A familiar face stooped to look into his. “Hello, my friend, you look well, where you been so long?” Pete started up, but the man silenced him with a gesture.
“They are planning something.”
Abdul spoke guardedly; he had a tendency, in Pete’s experience, to dramatise everything. There was a mock villainous air about him, so that Pete, despite himself, was always amused. “Better we stay here with the birds. These people, they are not from the barrio.”
He leaned over whispering, “They are traffic people.” The years had not changed him.
“Police, you mean?”
He laughed, wheezing, knowingly, showing his single tooth.
“No, no, not the police, never police. Traffic people, drugs,” He whispered urgently. “They are waiting for someone, someone big and dangerous. Better not look when this person come.”
“Put your head aside, not look.” So Pete looked away, as did Abdul and the others sitting outside. Everyone looked studiously at the canaries. He peered cautiously out of the corner of his eye as a group of heavyset men walked rapidly toward the bar.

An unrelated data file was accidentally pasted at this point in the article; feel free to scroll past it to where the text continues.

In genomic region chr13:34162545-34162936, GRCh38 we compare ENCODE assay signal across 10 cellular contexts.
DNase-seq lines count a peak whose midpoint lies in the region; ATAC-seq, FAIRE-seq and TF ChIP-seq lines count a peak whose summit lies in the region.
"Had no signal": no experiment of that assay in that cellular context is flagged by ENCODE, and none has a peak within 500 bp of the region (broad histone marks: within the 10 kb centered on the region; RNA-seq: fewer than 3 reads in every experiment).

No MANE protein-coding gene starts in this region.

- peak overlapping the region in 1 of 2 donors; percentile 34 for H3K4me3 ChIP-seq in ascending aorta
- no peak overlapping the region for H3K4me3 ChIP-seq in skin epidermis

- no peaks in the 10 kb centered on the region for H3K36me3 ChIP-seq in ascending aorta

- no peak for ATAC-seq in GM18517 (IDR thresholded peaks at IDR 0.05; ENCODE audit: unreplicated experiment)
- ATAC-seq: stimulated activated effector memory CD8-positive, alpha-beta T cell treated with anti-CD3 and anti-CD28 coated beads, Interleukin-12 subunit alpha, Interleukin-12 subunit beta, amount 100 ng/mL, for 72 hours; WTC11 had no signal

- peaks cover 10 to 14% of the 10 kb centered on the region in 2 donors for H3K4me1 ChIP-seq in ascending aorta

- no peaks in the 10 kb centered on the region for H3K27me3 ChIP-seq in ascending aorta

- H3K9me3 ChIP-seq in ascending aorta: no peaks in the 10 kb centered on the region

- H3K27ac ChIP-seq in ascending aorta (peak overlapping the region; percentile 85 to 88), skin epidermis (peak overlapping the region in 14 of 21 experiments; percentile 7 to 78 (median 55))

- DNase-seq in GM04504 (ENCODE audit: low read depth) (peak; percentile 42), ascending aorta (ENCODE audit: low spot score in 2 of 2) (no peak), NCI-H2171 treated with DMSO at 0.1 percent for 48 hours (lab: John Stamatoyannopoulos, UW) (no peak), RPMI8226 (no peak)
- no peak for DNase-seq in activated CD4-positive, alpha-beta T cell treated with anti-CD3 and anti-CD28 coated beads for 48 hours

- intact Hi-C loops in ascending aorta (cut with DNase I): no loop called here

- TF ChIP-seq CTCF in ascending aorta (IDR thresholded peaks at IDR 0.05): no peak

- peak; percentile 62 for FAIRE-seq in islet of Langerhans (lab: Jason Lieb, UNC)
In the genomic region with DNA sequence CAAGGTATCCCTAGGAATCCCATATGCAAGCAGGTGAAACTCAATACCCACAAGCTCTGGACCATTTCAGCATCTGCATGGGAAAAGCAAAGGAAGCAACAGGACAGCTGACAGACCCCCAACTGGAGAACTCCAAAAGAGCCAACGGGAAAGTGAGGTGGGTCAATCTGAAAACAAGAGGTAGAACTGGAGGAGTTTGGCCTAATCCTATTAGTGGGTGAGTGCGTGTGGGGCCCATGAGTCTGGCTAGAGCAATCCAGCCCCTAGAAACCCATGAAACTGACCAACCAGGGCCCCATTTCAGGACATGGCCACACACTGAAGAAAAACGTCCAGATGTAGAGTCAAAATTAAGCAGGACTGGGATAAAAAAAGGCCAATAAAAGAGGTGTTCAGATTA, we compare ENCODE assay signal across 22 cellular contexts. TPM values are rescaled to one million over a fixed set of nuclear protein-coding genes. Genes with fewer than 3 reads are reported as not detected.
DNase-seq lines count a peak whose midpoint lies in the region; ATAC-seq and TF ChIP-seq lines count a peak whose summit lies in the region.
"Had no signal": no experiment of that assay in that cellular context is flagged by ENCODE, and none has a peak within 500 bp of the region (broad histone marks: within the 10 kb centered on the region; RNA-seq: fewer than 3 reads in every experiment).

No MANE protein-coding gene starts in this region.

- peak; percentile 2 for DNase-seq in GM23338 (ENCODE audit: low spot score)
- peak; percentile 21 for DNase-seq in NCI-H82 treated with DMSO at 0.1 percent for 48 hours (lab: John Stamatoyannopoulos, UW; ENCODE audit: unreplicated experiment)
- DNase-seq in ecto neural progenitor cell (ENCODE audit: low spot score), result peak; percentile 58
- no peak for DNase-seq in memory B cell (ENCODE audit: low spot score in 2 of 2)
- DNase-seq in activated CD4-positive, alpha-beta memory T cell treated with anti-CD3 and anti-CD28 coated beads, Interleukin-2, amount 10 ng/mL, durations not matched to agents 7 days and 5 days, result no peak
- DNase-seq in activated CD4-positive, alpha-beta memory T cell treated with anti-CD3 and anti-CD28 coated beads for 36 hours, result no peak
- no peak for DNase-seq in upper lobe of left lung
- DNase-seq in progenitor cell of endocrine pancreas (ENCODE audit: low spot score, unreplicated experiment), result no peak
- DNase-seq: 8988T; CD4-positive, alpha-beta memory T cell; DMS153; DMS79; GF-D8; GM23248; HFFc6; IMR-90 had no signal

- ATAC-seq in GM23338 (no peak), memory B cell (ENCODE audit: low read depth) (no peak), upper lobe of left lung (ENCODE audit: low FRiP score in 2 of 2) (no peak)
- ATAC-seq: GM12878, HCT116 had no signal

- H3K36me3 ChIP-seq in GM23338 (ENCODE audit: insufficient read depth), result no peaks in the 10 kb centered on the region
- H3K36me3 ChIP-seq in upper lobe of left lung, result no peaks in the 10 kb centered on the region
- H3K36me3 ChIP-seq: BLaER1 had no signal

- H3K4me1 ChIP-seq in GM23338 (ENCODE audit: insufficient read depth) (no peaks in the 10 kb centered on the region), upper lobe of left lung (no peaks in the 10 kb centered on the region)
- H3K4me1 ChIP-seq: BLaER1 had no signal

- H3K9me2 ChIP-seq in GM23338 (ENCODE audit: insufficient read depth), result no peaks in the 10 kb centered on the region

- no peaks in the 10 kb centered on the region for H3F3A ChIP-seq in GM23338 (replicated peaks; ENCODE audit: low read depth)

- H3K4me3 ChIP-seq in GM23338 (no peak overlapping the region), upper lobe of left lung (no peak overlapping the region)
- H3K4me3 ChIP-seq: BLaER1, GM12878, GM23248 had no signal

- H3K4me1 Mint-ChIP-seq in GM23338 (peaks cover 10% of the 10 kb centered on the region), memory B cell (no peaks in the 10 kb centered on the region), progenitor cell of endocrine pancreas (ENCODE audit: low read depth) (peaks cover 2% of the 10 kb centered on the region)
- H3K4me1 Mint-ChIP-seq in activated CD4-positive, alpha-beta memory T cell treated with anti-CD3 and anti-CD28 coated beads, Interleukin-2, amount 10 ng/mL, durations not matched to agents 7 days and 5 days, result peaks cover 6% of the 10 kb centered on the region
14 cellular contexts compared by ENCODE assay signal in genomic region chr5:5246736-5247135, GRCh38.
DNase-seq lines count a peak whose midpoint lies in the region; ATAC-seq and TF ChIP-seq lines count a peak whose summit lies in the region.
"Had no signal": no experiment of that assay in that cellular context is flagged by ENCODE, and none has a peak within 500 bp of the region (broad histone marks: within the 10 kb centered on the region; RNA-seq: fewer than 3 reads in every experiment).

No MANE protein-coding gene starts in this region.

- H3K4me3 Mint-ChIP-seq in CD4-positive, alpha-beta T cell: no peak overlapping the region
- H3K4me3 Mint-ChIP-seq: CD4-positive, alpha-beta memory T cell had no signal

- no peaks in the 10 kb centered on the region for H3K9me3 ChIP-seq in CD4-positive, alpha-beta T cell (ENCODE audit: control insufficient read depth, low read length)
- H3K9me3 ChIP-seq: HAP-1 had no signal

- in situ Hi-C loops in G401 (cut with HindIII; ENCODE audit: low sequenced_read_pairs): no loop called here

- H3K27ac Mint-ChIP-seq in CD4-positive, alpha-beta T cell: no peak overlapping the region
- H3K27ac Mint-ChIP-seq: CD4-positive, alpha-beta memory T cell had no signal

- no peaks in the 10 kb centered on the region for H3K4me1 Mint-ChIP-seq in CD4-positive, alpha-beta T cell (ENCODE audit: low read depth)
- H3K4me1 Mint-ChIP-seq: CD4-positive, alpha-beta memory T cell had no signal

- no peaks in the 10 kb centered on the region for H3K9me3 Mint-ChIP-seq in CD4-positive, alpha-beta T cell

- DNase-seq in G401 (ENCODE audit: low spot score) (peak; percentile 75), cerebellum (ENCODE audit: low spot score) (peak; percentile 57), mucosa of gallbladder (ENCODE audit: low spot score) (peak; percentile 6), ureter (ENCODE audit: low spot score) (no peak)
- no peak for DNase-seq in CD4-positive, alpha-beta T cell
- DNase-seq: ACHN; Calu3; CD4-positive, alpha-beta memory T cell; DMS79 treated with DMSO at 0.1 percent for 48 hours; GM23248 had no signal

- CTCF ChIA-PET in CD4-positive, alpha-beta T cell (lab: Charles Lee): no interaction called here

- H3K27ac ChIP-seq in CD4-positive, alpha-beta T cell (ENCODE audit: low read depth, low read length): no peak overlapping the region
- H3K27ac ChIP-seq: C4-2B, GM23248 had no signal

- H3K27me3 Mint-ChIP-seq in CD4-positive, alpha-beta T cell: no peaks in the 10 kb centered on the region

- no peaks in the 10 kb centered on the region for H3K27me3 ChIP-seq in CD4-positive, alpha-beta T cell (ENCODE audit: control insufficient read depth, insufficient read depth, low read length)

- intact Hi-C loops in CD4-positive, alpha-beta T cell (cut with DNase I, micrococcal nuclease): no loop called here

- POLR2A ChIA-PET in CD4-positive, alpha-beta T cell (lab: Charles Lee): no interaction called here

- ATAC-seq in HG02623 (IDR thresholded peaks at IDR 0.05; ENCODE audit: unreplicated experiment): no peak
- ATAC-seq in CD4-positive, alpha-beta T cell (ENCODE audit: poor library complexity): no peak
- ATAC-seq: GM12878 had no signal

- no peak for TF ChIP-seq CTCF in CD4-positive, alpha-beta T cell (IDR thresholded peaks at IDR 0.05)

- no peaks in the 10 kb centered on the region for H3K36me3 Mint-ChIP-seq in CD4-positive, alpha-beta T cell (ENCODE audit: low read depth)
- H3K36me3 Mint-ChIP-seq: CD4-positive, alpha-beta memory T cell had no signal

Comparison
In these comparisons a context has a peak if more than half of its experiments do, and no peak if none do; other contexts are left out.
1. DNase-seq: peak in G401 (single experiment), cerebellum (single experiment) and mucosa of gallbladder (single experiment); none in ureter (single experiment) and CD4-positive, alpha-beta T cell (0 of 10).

“What is this Abdul? Not look? This is ridiculous; I’m not looking away, it’s hardly the king or anything. Abdul! Look at me, stop this.”
The other man slowly looked around and sheepishly smiled. “Ok, you are right, I make a movie in my head, but all people here do this, these are not good men.” Just then a last man came walking towards us and the bar. He was slender, casually dressed in a designer hoody, jeans, and Nike shoes. As he approached, he smiled at them.
“Salaam Aleikum, la bas Alek” as he said this, he put his hand to his heart and then up to his forehead, touched it with the flat of his palm, and then proffered it to the heavens, to Allah.